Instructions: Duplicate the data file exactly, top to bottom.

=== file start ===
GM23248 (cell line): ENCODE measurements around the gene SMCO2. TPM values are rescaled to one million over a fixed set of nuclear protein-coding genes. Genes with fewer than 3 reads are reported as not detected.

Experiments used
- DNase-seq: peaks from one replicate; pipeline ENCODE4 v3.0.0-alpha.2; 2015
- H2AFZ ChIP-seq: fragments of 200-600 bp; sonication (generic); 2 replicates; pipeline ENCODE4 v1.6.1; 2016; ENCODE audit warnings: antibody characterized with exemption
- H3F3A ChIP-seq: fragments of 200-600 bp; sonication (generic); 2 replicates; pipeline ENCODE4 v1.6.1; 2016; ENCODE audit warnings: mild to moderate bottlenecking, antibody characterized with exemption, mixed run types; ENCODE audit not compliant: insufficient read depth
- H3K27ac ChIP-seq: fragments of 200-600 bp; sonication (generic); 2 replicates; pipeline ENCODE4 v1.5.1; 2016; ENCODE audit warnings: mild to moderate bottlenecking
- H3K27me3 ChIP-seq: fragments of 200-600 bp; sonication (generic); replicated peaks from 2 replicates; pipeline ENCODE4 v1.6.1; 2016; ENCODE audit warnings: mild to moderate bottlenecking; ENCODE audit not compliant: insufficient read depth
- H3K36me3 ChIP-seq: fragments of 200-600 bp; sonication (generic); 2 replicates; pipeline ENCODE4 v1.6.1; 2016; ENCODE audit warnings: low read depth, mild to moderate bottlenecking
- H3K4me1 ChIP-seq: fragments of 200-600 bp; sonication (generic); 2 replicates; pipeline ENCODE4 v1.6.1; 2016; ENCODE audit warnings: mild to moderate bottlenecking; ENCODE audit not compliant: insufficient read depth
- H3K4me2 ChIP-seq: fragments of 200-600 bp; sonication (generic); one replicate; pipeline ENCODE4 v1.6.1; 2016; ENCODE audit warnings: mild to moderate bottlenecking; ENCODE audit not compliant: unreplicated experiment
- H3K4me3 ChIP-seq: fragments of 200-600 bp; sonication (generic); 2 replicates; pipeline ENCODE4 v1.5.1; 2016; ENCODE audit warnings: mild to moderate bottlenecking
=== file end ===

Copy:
GM23248 (cell line): ENCODE measurements around the gene SMCO2. TPM values are rescaled to one million over a fixed set of nuclear protein-coding genes. Genes with fewer than 3 reads are reported as not detected.

Experiments used
- DNase-seq: peaks from one replicate; pipeline ENCODE4 v3.0.0-alpha.2; 2015
- H2AFZ ChIP-seq: fragments of 200-600 bp; sonication (generic); 2 replicates; pipeline ENCODE4 v1.6.1; 2016; ENCODE audit warnings: antibody characterized with exemption
- H3F3A ChIP-seq: fragments of 200-600 bp; sonication (generic); 2 replicates; pipeline ENCODE4 v1.6.1; 2016; ENCODE audit warnings: mild to moderate bottlenecking, antibody characterized with exemption, mixed run types; ENCODE audit not compliant: insufficient read depth
- H3K27ac ChIP-seq: fragments of 200-600 bp; sonication (generic); 2 replicates; pipeline ENCODE4 v1.5.1; 2016; ENCODE audit warnings: mild to moderate bottlenecking
- H3K27me3 ChIP-seq: fragments of 200-600 bp; sonication (generic); replicated peaks from 2 replicates; pipeline ENCODE4 v1.6.1; 2016; ENCODE audit warnings: mild to moderate bottlenecking; ENCODE audit not compliant: insufficient read depth
- H3K36me3 ChIP-seq: fragments of 200-600 bp; sonication (generic); 2 replicates; pipeline ENCODE4 v1.6.1; 2016; ENCODE audit warnings: low read depth, mild to moderate bottlenecking
- H3K4me1 ChIP-seq: fragments of 200-600 bp; sonication (generic); 2 replicates; pipeline ENCODE4 v1.6.1; 2016; ENCODE audit warnings: mild to moderate bottlenecking; ENCODE audit not compliant: insufficient read depth
- H3K4me2 ChIP-seq: fragments of 200-600 bp; sonication (generic); one replicate; pipeline ENCODE4 v1.6.1; 2016; ENCODE audit warnings: mild to moderate bottlenecking; ENCODE audit not compliant: unreplicated experiment
- H3K4me3 ChIP-seq: fragments of 200-600 bp; sonication (generic); 2 replicates; pipeline ENCODE4 v1.5.1; 2016; ENCODE audit warnings: mild to moderate bottlenecking